Researching children of prisoners in Latvia: What needs to be done?

Categories: COPENews2015

The Republic of Latvia Ombudsman began research in 2014 on the rights of children to contact with their imprisoned parents and in it attention to the provision of the rights of children of imprisoned parents was addressed for the first time in Latvia.

Until now, children who have parents in prison were not viewed as a vulnerable group in Latvia. These children have previously been difficult to classify as a separate group of people due in part to the lack of data available on their number or their situation. As a result of this, there is a lack of understanding on the specific needs and rights of children of imprisoned parents. However, research shows that there are many problems faced by this category of children, and one problem in particular is the restriction imposed on children’s and parents’ access rights.

In 2014, in collaboration with the Latvian Prison Administration, a study on the situation of prisoners and their children was performed. An in-depth inquiry in all prisons of the Republic of Latvia was initiated and the issues discussed included: the number of children each imprisoned person has; their relationships; children’s cognizance of parental imprisonment; methods of contact; conditions of the prison meeting rooms; and prison officers’ attitudes towards the children.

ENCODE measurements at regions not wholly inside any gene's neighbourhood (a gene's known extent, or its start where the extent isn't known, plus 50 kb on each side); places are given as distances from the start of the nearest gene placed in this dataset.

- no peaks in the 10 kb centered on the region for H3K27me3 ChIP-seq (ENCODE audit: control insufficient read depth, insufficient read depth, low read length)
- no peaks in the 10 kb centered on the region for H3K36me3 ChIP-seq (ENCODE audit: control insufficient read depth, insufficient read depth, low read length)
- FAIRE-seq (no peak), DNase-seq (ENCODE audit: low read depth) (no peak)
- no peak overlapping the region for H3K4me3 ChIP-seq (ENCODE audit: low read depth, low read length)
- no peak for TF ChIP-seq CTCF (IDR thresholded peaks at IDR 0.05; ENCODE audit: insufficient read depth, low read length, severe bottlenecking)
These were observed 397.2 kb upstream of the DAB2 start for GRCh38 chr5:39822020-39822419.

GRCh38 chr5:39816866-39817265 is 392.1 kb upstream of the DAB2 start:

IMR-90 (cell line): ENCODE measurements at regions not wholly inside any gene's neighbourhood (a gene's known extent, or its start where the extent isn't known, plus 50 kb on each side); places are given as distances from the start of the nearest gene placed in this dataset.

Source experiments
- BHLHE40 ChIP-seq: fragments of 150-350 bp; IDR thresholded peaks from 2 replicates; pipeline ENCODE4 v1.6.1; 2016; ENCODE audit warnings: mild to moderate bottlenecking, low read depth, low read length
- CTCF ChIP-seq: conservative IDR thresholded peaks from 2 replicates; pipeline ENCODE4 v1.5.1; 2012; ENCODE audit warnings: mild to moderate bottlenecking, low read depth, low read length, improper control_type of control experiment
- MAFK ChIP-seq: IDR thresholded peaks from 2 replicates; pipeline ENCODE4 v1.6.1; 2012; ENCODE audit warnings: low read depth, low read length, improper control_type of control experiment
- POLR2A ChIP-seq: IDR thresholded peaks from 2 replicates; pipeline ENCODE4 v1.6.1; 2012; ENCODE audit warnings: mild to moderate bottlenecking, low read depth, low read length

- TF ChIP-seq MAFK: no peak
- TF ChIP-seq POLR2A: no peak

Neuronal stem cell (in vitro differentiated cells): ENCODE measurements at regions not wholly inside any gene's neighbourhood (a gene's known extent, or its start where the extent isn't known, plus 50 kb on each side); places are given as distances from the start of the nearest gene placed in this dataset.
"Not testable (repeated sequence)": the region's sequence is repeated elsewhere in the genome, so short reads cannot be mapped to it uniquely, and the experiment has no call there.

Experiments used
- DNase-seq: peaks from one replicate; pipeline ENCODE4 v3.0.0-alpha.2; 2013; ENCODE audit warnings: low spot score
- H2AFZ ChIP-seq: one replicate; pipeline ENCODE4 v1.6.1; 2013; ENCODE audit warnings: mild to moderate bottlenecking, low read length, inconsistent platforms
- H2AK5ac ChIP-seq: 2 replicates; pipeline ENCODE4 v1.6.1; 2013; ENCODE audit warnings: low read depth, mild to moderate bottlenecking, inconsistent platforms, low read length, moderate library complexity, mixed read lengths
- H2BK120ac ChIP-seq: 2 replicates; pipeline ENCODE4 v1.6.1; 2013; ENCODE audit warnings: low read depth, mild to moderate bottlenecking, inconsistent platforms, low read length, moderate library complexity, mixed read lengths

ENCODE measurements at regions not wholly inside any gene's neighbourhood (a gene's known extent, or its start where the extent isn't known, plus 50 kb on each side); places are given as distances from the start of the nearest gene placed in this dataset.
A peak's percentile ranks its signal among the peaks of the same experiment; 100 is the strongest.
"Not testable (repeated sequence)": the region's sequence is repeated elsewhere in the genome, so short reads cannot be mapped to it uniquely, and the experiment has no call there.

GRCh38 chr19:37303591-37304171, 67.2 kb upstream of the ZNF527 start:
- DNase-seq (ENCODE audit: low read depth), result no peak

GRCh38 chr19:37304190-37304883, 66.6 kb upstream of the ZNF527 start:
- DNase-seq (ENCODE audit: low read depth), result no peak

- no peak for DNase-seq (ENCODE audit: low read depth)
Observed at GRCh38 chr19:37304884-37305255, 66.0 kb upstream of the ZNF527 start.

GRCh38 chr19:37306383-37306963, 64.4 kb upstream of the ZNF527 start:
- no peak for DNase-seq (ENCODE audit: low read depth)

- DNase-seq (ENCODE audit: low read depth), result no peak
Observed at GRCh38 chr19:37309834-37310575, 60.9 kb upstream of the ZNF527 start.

The study has highlighted a number of problems that fully or partially prevent children and imprisoned parents exercising their access rights. These problems include: a lack of understanding on the need to disclose the truth to children; unjustifiably short telephone calls; restrictions imposed on children by mothers, guardians, or foster families that prevent contact with the imprisoned parent; poor conditions in prison meeting rooms with no child-friendly facilities; and a lack of any social and financial support from the state and local governments.

The study has also highlighted that many imprisoned parents have limited knowledge of how to contact their children or of the importance of contact in building positive relationships. Therefore, the Republic of Latvia Ombudsman, in cooperation with a family psychotherapist, is producing an educational leaflet for parents entitled, “How one small telephone call can do a great job”. A further study was also initiated this year in order to understand the reasons for guardians and foster families imposing restrictions on children contacting their imprisoned parent.

There is still much work to be done in this area and the Republic of Latvia Ombudsman will continue to work towards the improvement and respect of the rights of children, in particular their right to contact with their imprisoned parents. In order to do so, amendments to the law, promotion of good practice in local government, educational campaigns in prisons, and awareness raising in society are needed.

 

Anna Haružika

Legal adviser of the Children rights division

Ombudsman’s Office of the Republic of Latvia

E-mail: anna.haruzika@tiesibsargs.lv

Author: Hannah Lynn